2. The user interacts with the notebook to Build Naive Bayes Classifier and Natural Language Classifier instance using the Watson Developer Cloud SDK
  3. The notebook Python code can use NLC APIs to create and use a classifier.

Included components

Watson Studio: Analyze data using RStudio, Jupyter, and Python in a configured, collaborative environment that includes IBM value-adds, such as managed Spark.

Jupyter Notebook: An open source web application that allows you to create and share documents that contain live code, equations, visualizations, and explanatory text.

Watson Natural Language Classifier: Understand the intent behind text passages though custom classifiers, complete with a confidence score.

Featured technologies

Artificial Intelligence: Artificial intelligence can be applied to disparate solution spaces to deliver disruptive technologies.

Python: Python is a programming language that lets you work more quickly and integrate your systems more effectively.

Steps

  1. Sign up for the Watson Studio
  2. Create a project and add services
  3. Create a notebook in Watson Studio
  4. Run the notebook in Watson Studio
  5. Add or change data set

 

  1. Sign up for Watson Studio

Sign up for IBM’s Watson Studio. By creating a project in Watson Studio a free tier Object

Storage service will be created in your IBM Cloud account. Take note of your service names as you will need to select them in the following steps.

Note: When creating your Object Storage service, select the Free storage type in order to avoid having to pay an upgrade fee.

  1. Create a project and add services

In Watson Studio create a new project which will contain the notebook and connections to the IBM Cloud services. Choose the Data Science project tile.

Associate the project with a Natural Language Classifier service instance. Go to the Settings tab in the new Project and scroll down to Associated Services. Click + and select Watson from the drop-down menu. Select an existing Watson Natural Language Classifier service or create a new one for free.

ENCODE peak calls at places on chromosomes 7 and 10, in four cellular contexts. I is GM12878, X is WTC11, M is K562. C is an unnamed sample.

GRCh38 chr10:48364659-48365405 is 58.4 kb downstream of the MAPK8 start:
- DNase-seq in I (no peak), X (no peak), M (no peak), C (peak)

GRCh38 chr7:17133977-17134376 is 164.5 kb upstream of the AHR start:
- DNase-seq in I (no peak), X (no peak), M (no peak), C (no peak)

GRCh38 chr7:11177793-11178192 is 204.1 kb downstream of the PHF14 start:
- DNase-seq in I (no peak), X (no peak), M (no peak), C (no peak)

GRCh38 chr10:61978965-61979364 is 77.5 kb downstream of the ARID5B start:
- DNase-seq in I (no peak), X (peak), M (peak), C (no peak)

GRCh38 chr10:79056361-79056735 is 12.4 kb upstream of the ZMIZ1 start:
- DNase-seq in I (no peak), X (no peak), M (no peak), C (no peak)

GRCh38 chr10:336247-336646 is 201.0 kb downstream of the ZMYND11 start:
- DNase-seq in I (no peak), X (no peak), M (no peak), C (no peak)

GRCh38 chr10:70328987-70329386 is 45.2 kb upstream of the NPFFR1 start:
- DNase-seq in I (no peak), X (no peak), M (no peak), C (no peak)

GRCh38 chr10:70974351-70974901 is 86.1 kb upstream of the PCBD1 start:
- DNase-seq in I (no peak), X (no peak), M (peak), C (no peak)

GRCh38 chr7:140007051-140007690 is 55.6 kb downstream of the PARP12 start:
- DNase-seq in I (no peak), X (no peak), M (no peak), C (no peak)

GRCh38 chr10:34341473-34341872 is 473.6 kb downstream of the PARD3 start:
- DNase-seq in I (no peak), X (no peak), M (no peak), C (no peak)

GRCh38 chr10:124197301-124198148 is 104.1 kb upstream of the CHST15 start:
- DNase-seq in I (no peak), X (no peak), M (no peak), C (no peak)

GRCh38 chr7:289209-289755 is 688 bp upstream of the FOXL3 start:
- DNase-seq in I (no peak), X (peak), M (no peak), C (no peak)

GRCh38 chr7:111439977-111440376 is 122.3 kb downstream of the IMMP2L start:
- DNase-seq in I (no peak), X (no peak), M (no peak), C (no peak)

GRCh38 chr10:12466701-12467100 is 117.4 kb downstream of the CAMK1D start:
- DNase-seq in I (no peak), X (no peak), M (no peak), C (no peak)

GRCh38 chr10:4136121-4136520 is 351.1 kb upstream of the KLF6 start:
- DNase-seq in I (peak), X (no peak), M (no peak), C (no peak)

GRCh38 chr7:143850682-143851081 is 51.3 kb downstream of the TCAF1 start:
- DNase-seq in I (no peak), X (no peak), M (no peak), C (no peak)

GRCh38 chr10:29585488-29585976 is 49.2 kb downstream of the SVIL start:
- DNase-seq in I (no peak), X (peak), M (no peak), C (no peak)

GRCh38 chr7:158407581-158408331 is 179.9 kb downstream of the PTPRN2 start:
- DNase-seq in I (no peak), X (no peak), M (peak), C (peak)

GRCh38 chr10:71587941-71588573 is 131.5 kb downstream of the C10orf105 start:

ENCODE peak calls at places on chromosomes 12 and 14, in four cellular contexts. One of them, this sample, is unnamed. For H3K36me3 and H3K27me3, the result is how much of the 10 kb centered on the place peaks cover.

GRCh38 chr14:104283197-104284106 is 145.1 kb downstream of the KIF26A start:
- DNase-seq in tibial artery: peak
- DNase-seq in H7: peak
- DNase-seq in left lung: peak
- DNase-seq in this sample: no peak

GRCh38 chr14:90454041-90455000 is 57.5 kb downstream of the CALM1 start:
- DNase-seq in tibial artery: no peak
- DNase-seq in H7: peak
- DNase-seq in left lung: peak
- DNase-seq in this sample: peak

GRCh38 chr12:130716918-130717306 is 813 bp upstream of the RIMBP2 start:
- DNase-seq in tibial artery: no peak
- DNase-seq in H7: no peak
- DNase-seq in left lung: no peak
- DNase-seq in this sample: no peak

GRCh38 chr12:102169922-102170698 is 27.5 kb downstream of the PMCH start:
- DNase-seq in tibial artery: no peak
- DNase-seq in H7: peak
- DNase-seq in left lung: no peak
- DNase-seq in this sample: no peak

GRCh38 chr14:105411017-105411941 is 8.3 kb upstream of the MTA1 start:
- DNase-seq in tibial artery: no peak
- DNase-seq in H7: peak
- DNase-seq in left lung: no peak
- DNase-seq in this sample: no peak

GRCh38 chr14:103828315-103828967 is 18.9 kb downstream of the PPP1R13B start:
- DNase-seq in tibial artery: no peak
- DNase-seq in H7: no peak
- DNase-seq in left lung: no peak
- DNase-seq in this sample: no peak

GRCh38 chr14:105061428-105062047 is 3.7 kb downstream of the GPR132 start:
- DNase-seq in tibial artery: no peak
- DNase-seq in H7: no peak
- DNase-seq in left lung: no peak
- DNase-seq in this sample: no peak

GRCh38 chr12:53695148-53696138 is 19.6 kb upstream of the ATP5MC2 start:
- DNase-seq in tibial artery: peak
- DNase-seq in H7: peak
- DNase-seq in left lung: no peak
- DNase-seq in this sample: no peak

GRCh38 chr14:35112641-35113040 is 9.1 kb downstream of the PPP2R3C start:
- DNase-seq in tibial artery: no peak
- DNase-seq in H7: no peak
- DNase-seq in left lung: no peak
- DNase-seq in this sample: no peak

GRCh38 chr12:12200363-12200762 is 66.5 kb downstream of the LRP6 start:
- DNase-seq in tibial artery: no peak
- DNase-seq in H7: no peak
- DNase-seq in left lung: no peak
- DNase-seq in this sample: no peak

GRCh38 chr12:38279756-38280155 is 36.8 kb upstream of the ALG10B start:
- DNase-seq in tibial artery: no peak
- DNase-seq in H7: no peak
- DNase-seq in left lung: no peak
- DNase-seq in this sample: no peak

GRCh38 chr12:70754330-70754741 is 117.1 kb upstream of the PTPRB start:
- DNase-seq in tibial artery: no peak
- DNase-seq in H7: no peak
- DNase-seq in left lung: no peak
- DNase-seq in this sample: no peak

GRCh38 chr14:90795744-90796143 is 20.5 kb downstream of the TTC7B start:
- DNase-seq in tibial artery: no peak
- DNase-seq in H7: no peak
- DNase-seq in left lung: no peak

Once your Natural Language Classifier (NLC) service is created, copy the credentials and save them for later, when you will use them in your Jupyter notebook.

  1. Create a notebook in Watson Studio

In the Assets tab of the new project, select Notebooks -> + New notebook OR select +

Add to the project -> Notebook.

Select the From URL tab.

Enter a name for the notebook.

Optionally, enter a description for the notebook.

Under Notebook URL provide the following

url: https://raw.githubusercontent.com/IBM/programming-language- classifier/master/notebooks/buildmodels.ipynb

Click the Create button.

  1. Run the notebook in Watson Studio

Place your cursor in the first code block in the notebook.

Click on the Run icon to run the code in the cell.

Move your cursor to each code cell and run the code in it. Read the comments for each cell to understand what the code is doing.

Important when the code in a cell is still running, the label to the left changes to In [*]:.

Do not continue to the next cell until the code is finished running, and the [*] has changed to a number.

When you get to the cell that says ## 3.0 Create Classifier with Watson NLC and Evaluate Classification Accuracy, insert the username and password that you saved from your Watson Natural Language Classifier instance into the code before running it.

When you get to the cell that says 3.2 Add Classifier ID, Add the classifier_id that is in the output after running 3.1 Create Classifier.

Continue running each cell until you finish the entire notebook.

  1. Add or change data set

The data used was generated using tools/getdata.ipynb. To use your own or another github repository for analysis, use this notebook and export the data via HTTP. Point to it in notebooks/buildmodels.ipynb section 1.0 using wget.download().

Sample output

To see the notebook with sample output, load examples/exampleNotebook.ipynb.

LEAVE A REPLY

Please enter your comment!
Please enter your name here

This site uses Akismet to reduce spam. Learn how your comment data is processed.